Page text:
The legal drama began last year when California’s legislature signed Assembly Bill 5 (also known as AB5) into law. The intent of the law was to force gig economy companies such as Uber, Lyft and Doordash to reclassify their workers as employees so that they can get benefits like minimum wage, overtime, paid leave and healthcare — the latter of which has become even more important during the pandemic.
The reason this law affects companies like Uber and Lyft is that they are reliant on independent contractors, but AB5 has pushed to explicitly define what that term means. It’s a result of a landmark 2018 California Supreme Court ruling which required the so-called “ABC test’ (which is already used by the US Department of Labor and over 30 states) to determine whether a worker is an independent contractor. Someone can only be considered an independent contractor if they meet three criteria: they have control over how the work is done, they’re doing work that’s not in the usual course of the hiring entity’s business and they’re running the same type of business on their own.
“Uber and Lyft can’t possibly pass this test,” Tia Koonse, Legal and Policy Research Manager for the UCLA Labor Center told Report Door. For one thing, most drivers would not operate a cab service independently on their own; that would actually be illegal in most areas. Plus, while drivers might have control over their schedules, they don’t decide what routes to take or what rates to charge. “[The companies], through their algorithms, pressure drivers into taking rides without discrimination. So, arguably, the drivers aren’t in control over how they do their business.”
The criteria that they definitely fail, according to Koonse, is that drivers are absolutely doing work that’s in “the usual course of business” for Uber and Lyft. “Lyft and Uber don’t provide any other service! All they provide is this taxi company type service,” she said. Uber, for its part, has argued that it isn’t a transportation provider and that drivers aren’t core to its business, stating that it’s a “technology platform for several different types of digital marketplaces.”
“Be that as it may, the only thing they’re providing technology-wise is a ride with a person who has a car,” said Koonse. “Transportation is definitely their business.” Even if Uber does offer other services like food delivery, drivers are still a key part of its workforce; it’s just that instead of transporting people, they’re transporting food.
And even if Uber and Lyft don’t think of their drivers as employees, many drivers sure do. Uber and Lyft often claim that their drivers are mostly part-timers, looking for extra money on the side. But according to a 2018 survey of over 300 drivers in Los Angeles County, two out of three drivers depend on rides as their main source of income. One in two said it’s their only job and three in five drive more than five days a week. It also shows that most drivers want reimbursement for car maintenance as well as access to worker’s compensation and health insurance.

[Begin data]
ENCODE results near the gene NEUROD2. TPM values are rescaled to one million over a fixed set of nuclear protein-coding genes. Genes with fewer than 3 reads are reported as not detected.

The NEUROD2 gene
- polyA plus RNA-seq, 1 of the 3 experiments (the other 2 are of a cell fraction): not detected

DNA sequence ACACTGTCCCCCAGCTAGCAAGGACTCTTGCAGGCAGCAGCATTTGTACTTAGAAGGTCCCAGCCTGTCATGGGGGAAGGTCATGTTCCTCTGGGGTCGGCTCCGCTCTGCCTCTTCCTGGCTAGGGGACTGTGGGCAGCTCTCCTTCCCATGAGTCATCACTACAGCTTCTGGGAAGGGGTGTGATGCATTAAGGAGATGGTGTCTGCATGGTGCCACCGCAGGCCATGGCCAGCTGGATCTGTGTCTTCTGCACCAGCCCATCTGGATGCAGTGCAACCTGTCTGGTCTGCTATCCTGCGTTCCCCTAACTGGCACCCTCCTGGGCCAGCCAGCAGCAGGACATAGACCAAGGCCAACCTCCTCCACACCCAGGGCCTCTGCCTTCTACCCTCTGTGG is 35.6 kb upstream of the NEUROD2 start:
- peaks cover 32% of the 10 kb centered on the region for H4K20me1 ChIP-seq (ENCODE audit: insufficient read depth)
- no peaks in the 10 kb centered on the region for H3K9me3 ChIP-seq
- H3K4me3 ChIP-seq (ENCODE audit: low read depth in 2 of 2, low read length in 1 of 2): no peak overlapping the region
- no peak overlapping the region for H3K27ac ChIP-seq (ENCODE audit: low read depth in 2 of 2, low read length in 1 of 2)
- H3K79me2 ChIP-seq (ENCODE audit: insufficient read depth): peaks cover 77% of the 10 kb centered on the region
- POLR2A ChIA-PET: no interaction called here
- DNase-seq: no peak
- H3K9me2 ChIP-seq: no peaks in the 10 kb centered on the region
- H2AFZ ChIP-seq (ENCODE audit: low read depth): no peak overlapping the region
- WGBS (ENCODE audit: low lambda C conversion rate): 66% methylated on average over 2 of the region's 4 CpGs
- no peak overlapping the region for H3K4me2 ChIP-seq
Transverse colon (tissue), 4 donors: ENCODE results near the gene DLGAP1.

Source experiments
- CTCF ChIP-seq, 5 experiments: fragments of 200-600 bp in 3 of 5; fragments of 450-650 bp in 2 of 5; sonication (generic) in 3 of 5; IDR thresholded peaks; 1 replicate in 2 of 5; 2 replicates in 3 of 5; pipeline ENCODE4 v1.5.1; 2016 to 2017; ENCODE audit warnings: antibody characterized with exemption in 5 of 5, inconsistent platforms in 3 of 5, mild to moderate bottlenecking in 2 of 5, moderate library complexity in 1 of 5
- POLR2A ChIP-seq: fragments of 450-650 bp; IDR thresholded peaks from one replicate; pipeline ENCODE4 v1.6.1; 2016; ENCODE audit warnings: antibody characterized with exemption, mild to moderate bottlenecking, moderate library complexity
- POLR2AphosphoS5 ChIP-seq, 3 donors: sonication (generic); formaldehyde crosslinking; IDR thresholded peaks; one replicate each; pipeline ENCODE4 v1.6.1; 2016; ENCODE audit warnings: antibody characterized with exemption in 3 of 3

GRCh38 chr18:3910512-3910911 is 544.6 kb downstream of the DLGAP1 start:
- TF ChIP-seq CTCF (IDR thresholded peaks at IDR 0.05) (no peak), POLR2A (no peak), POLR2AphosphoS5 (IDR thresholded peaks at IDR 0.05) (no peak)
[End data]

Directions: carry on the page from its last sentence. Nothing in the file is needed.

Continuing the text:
The law has so far been on the drivers’ side. After Uber and Lyft refused to comply with the AB5 law that went into effect in January 2020, State Attorney General Xavier Becerra and City Attorneys for Los Angeles, San Diego and San Francisco sued both companies in May. On August 10th, Judge Ethan Schulman of San Francisco’s Superior Court ruled in favor of the injunction that would block Uber and Lyft from classifying drivers as independent contractors.
In response, Uber and Lyft have cried foul, claiming that they’re simply unable to abide by the law. It would have a “catastrophic impact” on their businesses, would force them to raise fares and hire fewer people. They said they would suspend their operations rather than comply. Uber CEO Dara Khosrowshahi even said that his company can’t employ all of its drivers in California. “We can’t go out and hire 50,000 people overnight,” he said in an interview with the Pivot School podcast
Except, of course, they had more than 24 hours. “Uber and Lyft had two freaking years to change their business practices, but they’re acting like they’re so shocked,” said Koonse.
“The companies have had years and multiple invitations to obey the law and grant workers the employee status and benefits they are legally owed,” said Edan Alva, a driver and organizer with Gig Workers Rising, a collective of ride-hailing drivers and gig workers fighting for employee recognition and worker rights.
“In spite of multiple court rulings and a deadly pandemic, multimillionaire CEOs at Uber and Lyft are choosing to continue to break the law,” he said in a statement. Alva added that shutting down operations in the middle of a pandemic casts the companies in an even worse light. “Eliminating thousands of drivers’ income during a pandemic to avoid following labor law is cruel.”